As many Catholic leaders have done, Baltimore Archbishop William E. Lori required all parish priests to read a letter from him this past Sunday denouncing marriage equality and encouraging parishioners to vote no on Maryland’s Question 6. When Father Richard T. Lawrence read the letter this past weekend at Baltimore’s St. Vincent de Paul church, he then added his own thoughts, breaking from Lori and the Vatican to suggest that voting for marriage equality may be the Catholic thing to do.
Maine GOP House Member Stacey Fitts is telling voters in a pro-marriage equality ad "I've always been a Republican. I voted against same-sex marriage in 2009. But I know some gay people. And I've talked with them. And with my family. Deciding who you marry is the most import decision you'll ever make. I don't believe the government should tell anybody who they can love or who they can marry."
The Vitts embody a movement within that movement. They are among the increasing number of heterosexual couples who are using their weddings to advocate for gay marriage. While much of the heat and light in this election season has centered on four states with ballot measures on same-sex marriage — Maine, Maryland, Minnesota and Washington — social change is being advanced by newlyweds using the moral and religious force of the wedding ceremony.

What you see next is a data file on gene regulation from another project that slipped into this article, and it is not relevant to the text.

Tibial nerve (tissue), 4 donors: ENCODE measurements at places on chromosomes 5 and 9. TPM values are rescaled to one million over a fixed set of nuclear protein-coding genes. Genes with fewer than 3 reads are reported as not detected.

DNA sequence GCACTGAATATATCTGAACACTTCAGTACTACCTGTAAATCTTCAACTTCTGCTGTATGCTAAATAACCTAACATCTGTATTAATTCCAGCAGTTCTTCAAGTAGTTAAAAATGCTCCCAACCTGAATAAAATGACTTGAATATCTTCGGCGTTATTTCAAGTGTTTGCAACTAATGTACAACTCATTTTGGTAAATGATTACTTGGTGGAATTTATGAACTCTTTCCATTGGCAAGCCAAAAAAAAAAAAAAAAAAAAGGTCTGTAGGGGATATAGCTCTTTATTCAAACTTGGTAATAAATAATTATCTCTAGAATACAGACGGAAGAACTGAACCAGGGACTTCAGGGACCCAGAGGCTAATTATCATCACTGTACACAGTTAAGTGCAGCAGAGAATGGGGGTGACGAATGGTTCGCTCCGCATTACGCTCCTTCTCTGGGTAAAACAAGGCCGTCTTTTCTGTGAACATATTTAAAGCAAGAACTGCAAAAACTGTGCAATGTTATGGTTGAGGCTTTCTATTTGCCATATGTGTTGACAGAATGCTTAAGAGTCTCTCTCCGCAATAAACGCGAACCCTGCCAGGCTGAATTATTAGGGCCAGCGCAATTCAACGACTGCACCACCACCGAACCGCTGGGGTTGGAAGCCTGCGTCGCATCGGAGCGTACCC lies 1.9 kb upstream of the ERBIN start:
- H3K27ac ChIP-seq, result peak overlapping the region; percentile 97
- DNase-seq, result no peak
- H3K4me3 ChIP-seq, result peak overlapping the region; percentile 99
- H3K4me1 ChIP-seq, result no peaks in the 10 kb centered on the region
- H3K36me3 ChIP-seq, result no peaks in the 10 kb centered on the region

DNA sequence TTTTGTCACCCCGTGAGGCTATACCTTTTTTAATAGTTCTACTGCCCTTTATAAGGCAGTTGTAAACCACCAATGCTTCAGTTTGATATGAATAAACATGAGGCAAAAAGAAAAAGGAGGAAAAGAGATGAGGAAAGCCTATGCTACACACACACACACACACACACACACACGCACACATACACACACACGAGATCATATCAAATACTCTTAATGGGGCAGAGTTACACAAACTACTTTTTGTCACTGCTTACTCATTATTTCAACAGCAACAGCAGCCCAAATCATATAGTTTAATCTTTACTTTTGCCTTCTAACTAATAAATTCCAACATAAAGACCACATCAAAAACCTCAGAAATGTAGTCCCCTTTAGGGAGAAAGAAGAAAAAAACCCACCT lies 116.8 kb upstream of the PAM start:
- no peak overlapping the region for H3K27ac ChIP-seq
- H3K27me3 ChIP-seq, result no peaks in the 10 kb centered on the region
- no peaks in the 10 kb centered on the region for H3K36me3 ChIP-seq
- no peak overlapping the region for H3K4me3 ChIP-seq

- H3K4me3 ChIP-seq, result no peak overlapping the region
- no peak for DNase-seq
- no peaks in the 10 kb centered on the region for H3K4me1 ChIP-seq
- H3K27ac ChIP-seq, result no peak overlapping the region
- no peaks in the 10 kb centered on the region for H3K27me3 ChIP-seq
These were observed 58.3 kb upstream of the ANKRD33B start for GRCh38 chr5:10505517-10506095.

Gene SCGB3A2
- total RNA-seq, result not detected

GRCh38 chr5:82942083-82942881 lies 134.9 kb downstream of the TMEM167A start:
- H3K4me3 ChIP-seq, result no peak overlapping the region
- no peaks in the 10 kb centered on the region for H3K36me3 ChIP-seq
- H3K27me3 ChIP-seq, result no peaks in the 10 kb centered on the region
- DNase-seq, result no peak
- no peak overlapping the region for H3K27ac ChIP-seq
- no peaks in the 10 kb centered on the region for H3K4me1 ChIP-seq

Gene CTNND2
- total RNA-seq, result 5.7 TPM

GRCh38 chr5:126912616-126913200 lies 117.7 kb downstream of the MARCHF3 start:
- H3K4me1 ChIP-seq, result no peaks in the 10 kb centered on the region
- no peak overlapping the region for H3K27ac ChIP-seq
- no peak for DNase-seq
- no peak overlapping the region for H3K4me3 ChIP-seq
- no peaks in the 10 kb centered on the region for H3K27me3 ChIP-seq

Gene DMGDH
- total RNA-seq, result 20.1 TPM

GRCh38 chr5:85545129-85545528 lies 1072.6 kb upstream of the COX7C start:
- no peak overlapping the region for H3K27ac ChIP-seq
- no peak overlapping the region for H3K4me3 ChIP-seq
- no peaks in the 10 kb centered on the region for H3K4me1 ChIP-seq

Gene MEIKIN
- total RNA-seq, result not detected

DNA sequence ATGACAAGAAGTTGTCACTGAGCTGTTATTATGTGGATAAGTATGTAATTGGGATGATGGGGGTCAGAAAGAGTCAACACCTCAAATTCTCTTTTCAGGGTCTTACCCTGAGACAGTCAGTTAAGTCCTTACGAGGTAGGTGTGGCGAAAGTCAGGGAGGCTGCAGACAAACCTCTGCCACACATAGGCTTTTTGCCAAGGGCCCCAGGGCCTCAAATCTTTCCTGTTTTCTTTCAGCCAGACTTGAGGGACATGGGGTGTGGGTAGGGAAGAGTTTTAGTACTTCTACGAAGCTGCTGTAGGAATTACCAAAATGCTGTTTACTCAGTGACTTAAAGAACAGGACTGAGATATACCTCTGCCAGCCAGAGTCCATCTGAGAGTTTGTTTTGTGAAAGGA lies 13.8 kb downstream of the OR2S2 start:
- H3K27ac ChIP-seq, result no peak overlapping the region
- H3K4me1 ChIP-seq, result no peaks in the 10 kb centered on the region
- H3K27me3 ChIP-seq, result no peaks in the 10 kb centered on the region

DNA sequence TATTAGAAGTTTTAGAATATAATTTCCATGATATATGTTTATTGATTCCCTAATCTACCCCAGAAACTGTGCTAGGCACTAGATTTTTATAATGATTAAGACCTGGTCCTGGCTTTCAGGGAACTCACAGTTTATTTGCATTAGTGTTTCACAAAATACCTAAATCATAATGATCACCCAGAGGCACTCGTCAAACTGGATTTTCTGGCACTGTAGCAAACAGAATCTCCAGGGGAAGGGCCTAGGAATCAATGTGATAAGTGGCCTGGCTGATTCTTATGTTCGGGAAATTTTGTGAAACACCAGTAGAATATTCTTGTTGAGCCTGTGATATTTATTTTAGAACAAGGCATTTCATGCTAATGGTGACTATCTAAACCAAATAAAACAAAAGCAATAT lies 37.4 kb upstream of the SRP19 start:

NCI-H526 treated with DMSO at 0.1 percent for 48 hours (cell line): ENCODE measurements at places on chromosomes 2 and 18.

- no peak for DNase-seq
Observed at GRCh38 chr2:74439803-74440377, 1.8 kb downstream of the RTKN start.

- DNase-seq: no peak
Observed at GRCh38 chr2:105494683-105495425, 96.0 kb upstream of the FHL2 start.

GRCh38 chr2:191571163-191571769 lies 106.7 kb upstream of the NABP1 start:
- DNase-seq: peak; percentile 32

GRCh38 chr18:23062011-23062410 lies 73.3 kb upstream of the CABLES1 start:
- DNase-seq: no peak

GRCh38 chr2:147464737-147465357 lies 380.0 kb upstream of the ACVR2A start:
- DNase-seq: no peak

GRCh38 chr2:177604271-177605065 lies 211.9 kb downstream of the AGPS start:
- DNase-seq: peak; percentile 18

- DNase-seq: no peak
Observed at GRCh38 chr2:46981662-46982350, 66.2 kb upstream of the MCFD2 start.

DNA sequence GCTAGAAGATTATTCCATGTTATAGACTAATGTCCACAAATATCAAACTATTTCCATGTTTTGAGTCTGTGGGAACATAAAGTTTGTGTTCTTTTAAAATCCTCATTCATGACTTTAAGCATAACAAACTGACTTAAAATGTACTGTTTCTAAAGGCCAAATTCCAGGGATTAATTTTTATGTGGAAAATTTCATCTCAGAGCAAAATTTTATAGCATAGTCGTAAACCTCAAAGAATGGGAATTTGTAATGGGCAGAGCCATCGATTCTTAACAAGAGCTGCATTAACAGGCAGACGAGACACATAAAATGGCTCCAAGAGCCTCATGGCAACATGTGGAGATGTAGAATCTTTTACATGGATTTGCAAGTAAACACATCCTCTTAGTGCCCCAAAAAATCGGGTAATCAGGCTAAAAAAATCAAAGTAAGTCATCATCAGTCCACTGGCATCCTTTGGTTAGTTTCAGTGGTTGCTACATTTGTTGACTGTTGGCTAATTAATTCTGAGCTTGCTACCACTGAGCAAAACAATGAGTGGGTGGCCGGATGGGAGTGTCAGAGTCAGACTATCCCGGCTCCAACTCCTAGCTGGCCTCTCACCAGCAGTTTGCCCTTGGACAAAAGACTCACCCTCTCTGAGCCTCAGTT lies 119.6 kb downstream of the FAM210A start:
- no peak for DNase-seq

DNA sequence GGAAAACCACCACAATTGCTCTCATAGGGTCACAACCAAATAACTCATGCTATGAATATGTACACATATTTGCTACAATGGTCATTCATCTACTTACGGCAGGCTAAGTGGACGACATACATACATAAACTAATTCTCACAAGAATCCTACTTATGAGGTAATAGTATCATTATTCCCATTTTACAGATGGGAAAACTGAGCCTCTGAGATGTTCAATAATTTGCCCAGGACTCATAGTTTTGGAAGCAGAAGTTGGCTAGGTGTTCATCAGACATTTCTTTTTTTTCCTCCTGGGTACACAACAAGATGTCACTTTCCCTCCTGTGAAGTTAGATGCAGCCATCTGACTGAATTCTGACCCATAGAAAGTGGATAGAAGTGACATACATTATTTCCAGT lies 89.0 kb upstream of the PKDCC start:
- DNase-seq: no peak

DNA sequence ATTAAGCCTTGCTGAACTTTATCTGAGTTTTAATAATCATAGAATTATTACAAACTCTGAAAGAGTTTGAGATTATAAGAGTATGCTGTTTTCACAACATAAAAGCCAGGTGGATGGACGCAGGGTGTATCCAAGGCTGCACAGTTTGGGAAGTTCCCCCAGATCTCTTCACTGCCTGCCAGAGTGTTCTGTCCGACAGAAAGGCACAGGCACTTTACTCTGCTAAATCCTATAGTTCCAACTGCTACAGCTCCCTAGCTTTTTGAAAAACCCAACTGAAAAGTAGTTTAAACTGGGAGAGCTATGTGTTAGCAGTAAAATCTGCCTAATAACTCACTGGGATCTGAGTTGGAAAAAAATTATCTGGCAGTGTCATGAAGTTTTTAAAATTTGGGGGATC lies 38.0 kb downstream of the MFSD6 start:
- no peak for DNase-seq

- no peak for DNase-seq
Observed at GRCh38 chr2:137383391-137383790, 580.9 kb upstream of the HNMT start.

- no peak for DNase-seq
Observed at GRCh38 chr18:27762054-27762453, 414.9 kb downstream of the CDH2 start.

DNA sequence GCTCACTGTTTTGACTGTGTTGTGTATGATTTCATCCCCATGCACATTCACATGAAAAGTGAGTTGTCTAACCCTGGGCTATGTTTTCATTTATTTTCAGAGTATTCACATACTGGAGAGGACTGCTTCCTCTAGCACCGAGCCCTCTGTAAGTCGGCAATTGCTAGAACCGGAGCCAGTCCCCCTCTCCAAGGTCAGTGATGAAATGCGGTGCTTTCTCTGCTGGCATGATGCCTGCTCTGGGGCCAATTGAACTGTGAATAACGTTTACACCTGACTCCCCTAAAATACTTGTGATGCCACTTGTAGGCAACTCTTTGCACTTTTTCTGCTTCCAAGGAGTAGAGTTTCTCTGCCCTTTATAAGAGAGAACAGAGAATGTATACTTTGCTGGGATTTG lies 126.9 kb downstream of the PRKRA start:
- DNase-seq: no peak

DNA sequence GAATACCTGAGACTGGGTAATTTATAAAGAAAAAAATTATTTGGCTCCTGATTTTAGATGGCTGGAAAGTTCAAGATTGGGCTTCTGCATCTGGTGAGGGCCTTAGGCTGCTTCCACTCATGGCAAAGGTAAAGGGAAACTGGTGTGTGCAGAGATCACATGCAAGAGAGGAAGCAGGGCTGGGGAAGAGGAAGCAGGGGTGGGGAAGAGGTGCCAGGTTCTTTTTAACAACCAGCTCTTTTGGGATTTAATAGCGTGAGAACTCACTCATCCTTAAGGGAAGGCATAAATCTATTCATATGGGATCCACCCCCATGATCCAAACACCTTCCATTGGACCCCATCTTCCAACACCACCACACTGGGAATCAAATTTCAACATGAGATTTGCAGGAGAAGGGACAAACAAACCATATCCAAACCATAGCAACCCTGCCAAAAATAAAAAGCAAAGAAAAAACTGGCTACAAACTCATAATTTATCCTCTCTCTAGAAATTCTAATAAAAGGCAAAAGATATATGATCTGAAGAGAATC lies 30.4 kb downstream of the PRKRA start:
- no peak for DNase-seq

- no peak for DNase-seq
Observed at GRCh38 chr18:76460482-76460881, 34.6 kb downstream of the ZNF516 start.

"My familial ties are one of the many reasons that I’ve become involved in raising money to help push through Referendum 74 (R-74), to approve the February 2012 bill that would legalize same-sex marriage in the state of Washington. If Washington State can pass this referendum, we’d be the first state to pass gay marriage by a popular vote. The opposition is very strong but the thing that gives me hope for the future is that marriage equality is polling at about 80 percent among people under the age of 25.
Minnesotans will vote whether to add a ban on marriage equality to the state constitution on Nov. 6. With that in mind, Minnesota Sen. Al Franken's D.C. and St. Paul offices dressed as rainbows — a symbol of gay pride — to urge a vote against the amendment.
More than 300 gay marriage supporters waved signs and cheered Thursday at a get-out-the-vote rally in a final campaign push before next week’s statewide same-sex marriage referendum.The rally in Portland’s Monument Square featured speeches from campaign organizers, a lesbian couple, pastors and other supporters who urged attendants to show up at the polls and encourage others to do the same on Election Day.
Former Republican Gov. Dan Evans says he supports marriage equality in Washington state.
In a statement provided Thursday by Washington United for Marriage, Evans said that approving Referendum 74 “just seems right and reflects the fundamental value of fairness that we treasure here in Washington.”
On November 6, Washingtonians will vote approve or reject the February 2012 bill that would legalize marriage equality in the state, known as Referendum 74. GLAAD is working with Washington United for Marriage to urge voters to APPROVE the referendum. If passed, it would make Washington one of the first states to approve marriage equality by a public referendum.